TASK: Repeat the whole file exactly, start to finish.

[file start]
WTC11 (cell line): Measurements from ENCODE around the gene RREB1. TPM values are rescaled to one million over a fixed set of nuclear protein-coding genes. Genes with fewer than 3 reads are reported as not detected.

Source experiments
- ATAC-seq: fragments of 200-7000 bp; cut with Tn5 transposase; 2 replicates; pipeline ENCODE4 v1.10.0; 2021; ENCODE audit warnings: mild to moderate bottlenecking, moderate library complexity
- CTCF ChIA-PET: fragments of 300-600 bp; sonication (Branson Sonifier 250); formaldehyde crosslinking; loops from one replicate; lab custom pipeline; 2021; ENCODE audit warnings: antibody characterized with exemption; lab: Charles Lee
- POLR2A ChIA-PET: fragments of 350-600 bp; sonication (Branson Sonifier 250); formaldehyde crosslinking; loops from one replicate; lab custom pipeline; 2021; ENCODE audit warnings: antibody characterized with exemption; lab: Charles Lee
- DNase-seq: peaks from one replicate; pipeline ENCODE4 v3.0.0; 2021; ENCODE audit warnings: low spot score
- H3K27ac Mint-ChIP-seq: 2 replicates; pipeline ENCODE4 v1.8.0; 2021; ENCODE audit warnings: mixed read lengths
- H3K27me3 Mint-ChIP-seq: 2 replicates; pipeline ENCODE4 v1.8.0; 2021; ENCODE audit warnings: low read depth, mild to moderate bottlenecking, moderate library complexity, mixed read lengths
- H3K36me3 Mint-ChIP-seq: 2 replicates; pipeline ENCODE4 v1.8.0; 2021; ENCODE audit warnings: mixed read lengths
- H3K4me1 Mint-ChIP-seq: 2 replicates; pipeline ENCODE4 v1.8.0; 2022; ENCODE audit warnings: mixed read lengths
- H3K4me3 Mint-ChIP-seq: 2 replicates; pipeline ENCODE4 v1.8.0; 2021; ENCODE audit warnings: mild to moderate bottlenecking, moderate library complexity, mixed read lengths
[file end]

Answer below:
WTC11 (cell line): Measurements from ENCODE around the gene RREB1. TPM values are rescaled to one million over a fixed set of nuclear protein-coding genes. Genes with fewer than 3 reads are reported as not detected.

Source experiments
- ATAC-seq: fragments of 200-7000 bp; cut with Tn5 transposase; 2 replicates; pipeline ENCODE4 v1.10.0; 2021; ENCODE audit warnings: mild to moderate bottlenecking, moderate library complexity
- CTCF ChIA-PET: fragments of 300-600 bp; sonication (Branson Sonifier 250); formaldehyde crosslinking; loops from one replicate; lab custom pipeline; 2021; ENCODE audit warnings: antibody characterized with exemption; lab: Charles Lee
- POLR2A ChIA-PET: fragments of 350-600 bp; sonication (Branson Sonifier 250); formaldehyde crosslinking; loops from one replicate; lab custom pipeline; 2021; ENCODE audit warnings: antibody characterized with exemption; lab: Charles Lee
- DNase-seq: peaks from one replicate; pipeline ENCODE4 v3.0.0; 2021; ENCODE audit warnings: low spot score
- H3K27ac Mint-ChIP-seq: 2 replicates; pipeline ENCODE4 v1.8.0; 2021; ENCODE audit warnings: mixed read lengths
- H3K27me3 Mint-ChIP-seq: 2 replicates; pipeline ENCODE4 v1.8.0; 2021; ENCODE audit warnings: low read depth, mild to moderate bottlenecking, moderate library complexity, mixed read lengths
- H3K36me3 Mint-ChIP-seq: 2 replicates; pipeline ENCODE4 v1.8.0; 2021; ENCODE audit warnings: mixed read lengths
- H3K4me1 Mint-ChIP-seq: 2 replicates; pipeline ENCODE4 v1.8.0; 2022; ENCODE audit warnings: mixed read lengths
- H3K4me3 Mint-ChIP-seq: 2 replicates; pipeline ENCODE4 v1.8.0; 2021; ENCODE audit warnings: mild to moderate bottlenecking, moderate library complexity, mixed read lengths